Yahoo Small Business
In October 2019, Yahoo Small Business launched its Business Maker. It’s a “a new platform to help small businesses and aspiring business owners start, run, and grow their own business.” So, we thought we’d give it a try, and directionally compare it to other service providers. What we found was surprising.
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What It Claims
Yahoo Small Business Maker does provide a selection of tailored services that help you manage your small business plans, legal needs, online hosting, local search, and point of sale (as in credit card and merchant services).
How It Stacks Up
Like we said in the video, it appears to be a good deal. While it’s impossible to tell if each of the individual services offered by Yahoo will be equivalent to the services provided by the other services we reviewed, it wins from a convenience standpoint.
The interface is great. The unified dashboard is definite plus. If you are an experienced businessperson, Yahoo Business Maker’s guided tracks and to-do lists a bit annoying. But for someone starting out, they are a great resource.
Retail Solution Seemed Great, but We Couldn’t Review It
We aren’t a traditional brick-and-mortar business, so we weren’t able to review the POS system and solutions of Yahoo Business Maker. Like the rest of the platform, it’s seems user friendly. However, as to ease of use, functionality, etc., we can only go on what they claim.
This easy-to-use system will help storeowners automatically track sales and inventory from a searchable, user-friendly app. The Yahoo Small Business Mobile Point of Sale system [credit card processing] combines a backoffice where owners can control inventory, sales, and returns, and a payment processing function using PayPal Here card readers for in-person purchases.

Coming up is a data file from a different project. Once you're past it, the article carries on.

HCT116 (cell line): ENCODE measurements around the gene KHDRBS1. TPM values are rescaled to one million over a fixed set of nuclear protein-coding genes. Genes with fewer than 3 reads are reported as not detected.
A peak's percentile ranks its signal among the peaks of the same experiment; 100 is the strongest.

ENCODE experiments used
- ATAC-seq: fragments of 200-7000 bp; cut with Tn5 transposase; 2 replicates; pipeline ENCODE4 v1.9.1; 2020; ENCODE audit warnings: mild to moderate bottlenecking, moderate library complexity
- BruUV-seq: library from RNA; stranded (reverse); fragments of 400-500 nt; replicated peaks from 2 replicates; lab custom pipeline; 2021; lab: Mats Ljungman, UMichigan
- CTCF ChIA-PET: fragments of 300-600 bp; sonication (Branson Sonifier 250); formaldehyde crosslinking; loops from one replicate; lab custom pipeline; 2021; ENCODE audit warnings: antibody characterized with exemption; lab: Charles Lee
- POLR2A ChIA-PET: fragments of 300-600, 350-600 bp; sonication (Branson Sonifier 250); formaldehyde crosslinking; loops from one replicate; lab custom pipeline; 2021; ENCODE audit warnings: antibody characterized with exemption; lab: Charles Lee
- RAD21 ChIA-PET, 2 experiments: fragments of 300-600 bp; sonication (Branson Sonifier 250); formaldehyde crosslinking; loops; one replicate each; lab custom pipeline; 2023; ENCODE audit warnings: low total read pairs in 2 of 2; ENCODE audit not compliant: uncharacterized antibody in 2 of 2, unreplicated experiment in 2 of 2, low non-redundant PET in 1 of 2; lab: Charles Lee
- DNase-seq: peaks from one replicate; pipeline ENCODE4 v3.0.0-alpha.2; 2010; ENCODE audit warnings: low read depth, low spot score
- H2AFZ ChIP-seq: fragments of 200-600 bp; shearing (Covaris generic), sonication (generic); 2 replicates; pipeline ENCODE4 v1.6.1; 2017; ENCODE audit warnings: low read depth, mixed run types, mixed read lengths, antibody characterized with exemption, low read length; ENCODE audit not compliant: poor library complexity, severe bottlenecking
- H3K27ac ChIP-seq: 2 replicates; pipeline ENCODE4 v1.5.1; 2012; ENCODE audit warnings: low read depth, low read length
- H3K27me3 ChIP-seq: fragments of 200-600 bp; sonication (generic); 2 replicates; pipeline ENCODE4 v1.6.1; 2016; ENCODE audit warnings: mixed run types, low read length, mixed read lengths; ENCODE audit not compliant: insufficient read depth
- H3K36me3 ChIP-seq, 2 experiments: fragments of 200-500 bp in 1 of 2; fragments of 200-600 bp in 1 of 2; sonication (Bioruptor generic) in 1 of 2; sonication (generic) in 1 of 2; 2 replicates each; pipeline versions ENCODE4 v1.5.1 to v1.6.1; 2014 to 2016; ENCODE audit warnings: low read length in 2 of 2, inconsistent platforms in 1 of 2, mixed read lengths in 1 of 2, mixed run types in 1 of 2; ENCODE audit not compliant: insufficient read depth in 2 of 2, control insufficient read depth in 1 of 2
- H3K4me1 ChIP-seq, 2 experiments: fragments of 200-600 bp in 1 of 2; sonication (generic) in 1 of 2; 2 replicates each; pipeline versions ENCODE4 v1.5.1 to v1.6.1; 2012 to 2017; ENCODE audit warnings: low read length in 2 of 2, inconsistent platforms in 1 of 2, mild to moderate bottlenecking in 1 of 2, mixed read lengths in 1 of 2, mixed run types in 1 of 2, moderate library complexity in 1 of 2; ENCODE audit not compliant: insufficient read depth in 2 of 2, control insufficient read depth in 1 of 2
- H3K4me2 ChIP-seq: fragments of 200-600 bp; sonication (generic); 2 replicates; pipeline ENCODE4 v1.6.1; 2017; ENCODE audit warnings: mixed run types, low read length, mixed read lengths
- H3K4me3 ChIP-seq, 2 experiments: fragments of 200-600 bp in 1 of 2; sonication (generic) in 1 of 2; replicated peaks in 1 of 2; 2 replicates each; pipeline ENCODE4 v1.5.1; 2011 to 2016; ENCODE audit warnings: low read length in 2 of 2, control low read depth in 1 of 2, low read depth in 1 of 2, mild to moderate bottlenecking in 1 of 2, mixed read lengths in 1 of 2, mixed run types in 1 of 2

If you are starting a business, you should consider Yahoo Business Maker. But, you could probably get as much information for free. As an existing business, if you have your business plan complete, all your legal paperwork in place, etc., its value is a bit diminished.
For us, it only made sense to use the Local Search tool. Unfortunately, that tool was about as expensive as the monthly rate for the full plan, and about the same price as a more well-established brand. Therefore, we chose not to use it, as we already have a local provider, and we didn’t see much added value in either local search or social media.
We developed an infographic that outlines the basic steps involved in starting a business. It provides a high-level overview of what we believe is important when thinking about starting a business.
If you are looking for more one-on-one help, you can check out our business development options. There you can learn more about how to do things yourself or how you can get more specialize help.